We run through a hit list of the city’s plushest dining rooms — from Michelin-starred Cantonese to a private member’s club — all ideally suited to a bit of deal-brokering, strategising and team-building in style.
First name-dropped in the pages of Esquire America in 1979, the traditional ‘power lunch’ has been assiduously depicted in film, music, and television over the years — think unscrupulous Wall Street bros, spluttering into their fifth Old Fashioned of the afternoon, ordering overpriced ribeye at the expense of some hapless client.
While America’s love affair with the boozy business lunch seems to have come to an acrimonious end — due to a variety of factors ranging from diminishing expense accounts to, according to Vice, a “byproduct of the technological revolution [where] it’s almost impossible to get away from work” — like many of the country’s most influential cultural exports, the tradition lives on (albeit in revised form) in dining rooms across Hong Kong. In Asia’s number 1 financial hub, ‘power lunching’ continues to play an important, inclusive — dare we say it, even enjoyable — role in greasing the wheels of commerce (and, on average, with fewer sinister connotations here as compared to in Manhattan).
Our latest dining guide is reflective of this: encompassing eight power lunches in Hong Kong that speak to a style of workaday dining that isn’t all just Cohiba smoke and “rich mahogany.” Admittedly, we’ve included one or two entries which are absolute fodder for orchestrating your next hostile takeover, but there’s also a healthy dash of options for a more casual sort of working meal, post-call Kerner or the classic ‘cheat day’ repast.
A mere hop-skip from Hang Seng headquarters, even Ying Jee Club’s moniker (when spoken in Cantonese) is redolent of wealth, prosperity, and gravitas. This two-Michelin-starred retreat in the heart of Central is the playground of Chef Siu Hin-Chi: a pillar in Hong Kong’s community of culinary masters, who’s been honing his classic covertly wily style of Chinese cookery for 38 years.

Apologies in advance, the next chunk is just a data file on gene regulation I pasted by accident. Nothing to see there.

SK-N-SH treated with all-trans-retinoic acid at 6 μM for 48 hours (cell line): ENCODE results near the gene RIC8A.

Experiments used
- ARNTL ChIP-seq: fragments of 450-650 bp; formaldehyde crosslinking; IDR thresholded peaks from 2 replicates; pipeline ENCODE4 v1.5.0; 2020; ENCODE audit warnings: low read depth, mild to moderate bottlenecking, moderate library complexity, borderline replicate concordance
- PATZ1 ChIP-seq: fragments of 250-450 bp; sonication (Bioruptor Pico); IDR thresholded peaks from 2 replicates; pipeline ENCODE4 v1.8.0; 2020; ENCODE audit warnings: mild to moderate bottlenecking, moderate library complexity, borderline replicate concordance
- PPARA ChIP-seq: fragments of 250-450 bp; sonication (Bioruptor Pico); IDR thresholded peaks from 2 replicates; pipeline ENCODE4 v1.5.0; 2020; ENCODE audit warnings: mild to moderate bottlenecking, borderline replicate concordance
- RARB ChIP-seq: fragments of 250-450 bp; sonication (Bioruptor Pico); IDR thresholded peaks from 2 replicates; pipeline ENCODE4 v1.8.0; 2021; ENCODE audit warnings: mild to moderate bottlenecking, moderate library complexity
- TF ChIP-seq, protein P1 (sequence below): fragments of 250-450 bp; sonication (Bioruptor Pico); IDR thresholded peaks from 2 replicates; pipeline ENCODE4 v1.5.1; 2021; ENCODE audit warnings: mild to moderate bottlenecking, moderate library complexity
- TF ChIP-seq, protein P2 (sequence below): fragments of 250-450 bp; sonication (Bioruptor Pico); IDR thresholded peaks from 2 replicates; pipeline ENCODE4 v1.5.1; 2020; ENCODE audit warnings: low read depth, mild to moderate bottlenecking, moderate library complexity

Composed of numerous gently partitioned spaces — which call to mind memories of an especially erudite tycoon’s home — the restaurant’s assortment of lounges, galleys and private rooms are the ideal setting in which to savour masterful takes on southern Chinese cuisine. Chef Siu’s militant regard for fresh ingredients is a boon to diners: giving you no less than three lunch menus (all priced at HK$430) to choose from daily. For completionists, the “Executive Lunch” menu (HK$680) offers a primer in Chef Siu’s skill with knife, wok and steamer: incorporating many of his most popular dishes including wok-fried Aussie wagyu or Garoupa poached with bean curd and Yunnan ham.
Conveniently located at the nexus of The Landmark Mandarin Oriental — surrounded by Hong Kong’s favourite office, retail and dining complex — Somm is a shoe-in whenever you’re looking for a working lunch that’s as considered as it’s casual. Admittedly, privacy isn’t the strong suit here (the restaurant is wedged between Amber and Sushi Shikon, with only communal seating available) but even this can’t detract from the satisfaction of Somm’s ‘neo-bistro’ sharing plates and a wine list encyclopedic enough for every ‘entertainment’ budget. Word to the wise: order in carafe and three-quarter bottle formats when you and your valued colleagues want to sample a range of wines.
From its gilded dining room to the authentic, ingredient-led menu (embodied in the personage of the ineffable Umberto Bombana) 8½ Otto e Mezzo might just be the place in Central for a three-hour-long, no-holds-barred blowout.
For nine consecutive years, the proverbial jewel in the Lai Sun Dining crown has managed to hold onto three Michelin stars — an achievement that’s cemented in simple dishes elevated by ingredient and technique; award-winning wine and cocktails; and service that rarely skips a beat when it comes to the decidedly human aspect of hospitality.
Granted, all that culinary firepower is accompanied by a price tag to match (HK$780 for three courses; HK$1,080 for four courses) but if you’re serious about letting everybody at the table know you mean business, few lunches are as persuasive as those served at the court of “The King of White Truffles.”